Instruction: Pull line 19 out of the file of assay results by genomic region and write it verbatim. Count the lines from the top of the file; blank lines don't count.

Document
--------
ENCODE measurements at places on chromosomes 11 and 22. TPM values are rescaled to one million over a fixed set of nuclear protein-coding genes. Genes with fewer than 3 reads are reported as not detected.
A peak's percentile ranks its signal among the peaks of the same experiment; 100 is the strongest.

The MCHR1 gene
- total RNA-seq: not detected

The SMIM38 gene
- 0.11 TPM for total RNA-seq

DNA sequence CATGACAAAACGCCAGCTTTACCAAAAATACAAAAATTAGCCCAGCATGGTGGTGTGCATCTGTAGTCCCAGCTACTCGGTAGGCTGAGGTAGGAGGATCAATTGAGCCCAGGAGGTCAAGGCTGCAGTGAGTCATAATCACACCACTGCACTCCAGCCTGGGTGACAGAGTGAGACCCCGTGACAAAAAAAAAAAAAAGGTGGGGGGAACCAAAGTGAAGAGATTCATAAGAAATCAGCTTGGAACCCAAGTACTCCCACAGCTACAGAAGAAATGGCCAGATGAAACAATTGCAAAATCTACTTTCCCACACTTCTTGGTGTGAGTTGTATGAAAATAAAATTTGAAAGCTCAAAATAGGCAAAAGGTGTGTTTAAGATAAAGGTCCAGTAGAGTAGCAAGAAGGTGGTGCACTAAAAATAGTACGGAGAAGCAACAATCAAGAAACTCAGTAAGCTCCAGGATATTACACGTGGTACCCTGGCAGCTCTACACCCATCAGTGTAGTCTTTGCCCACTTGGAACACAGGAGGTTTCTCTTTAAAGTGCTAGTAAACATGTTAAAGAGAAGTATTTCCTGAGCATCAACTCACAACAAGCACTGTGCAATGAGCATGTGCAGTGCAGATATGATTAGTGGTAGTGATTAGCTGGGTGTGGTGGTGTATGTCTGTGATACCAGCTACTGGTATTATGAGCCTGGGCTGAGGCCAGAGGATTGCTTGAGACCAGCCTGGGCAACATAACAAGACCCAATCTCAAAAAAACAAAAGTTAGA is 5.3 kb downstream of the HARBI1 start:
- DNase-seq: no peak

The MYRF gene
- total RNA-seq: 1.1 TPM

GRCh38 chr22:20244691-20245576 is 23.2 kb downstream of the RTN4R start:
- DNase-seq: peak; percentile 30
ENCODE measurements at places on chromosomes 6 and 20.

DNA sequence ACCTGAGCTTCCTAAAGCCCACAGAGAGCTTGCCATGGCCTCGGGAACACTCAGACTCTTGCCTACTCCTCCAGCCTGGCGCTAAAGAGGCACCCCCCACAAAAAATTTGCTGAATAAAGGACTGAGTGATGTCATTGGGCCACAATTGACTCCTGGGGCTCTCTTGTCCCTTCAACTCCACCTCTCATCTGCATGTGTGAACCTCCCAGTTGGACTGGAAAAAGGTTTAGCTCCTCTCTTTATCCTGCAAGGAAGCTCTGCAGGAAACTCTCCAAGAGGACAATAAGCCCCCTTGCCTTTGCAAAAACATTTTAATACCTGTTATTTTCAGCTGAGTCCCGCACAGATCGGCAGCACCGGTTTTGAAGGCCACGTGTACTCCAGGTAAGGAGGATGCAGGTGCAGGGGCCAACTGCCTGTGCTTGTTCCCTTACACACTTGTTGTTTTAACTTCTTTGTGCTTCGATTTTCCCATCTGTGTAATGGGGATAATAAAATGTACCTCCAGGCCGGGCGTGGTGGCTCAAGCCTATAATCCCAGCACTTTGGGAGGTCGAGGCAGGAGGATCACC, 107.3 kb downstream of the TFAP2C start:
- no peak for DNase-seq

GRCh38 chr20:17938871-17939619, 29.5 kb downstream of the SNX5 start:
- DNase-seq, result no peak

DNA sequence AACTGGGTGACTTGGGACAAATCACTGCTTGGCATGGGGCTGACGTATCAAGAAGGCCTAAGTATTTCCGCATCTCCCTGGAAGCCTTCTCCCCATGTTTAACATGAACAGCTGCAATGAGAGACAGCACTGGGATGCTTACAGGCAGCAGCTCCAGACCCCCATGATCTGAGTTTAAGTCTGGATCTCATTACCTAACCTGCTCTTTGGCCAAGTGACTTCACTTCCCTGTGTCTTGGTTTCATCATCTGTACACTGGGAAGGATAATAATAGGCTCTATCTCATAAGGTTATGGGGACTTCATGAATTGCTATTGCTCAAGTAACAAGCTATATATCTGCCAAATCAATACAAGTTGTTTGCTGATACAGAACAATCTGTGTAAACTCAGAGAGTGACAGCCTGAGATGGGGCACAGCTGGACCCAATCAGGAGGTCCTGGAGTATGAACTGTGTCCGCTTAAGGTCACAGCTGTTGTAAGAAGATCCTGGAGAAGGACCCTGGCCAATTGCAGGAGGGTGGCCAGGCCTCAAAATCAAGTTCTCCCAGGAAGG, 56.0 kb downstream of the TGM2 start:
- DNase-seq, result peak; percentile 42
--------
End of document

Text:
- DNase-seq, result peak; percentile 42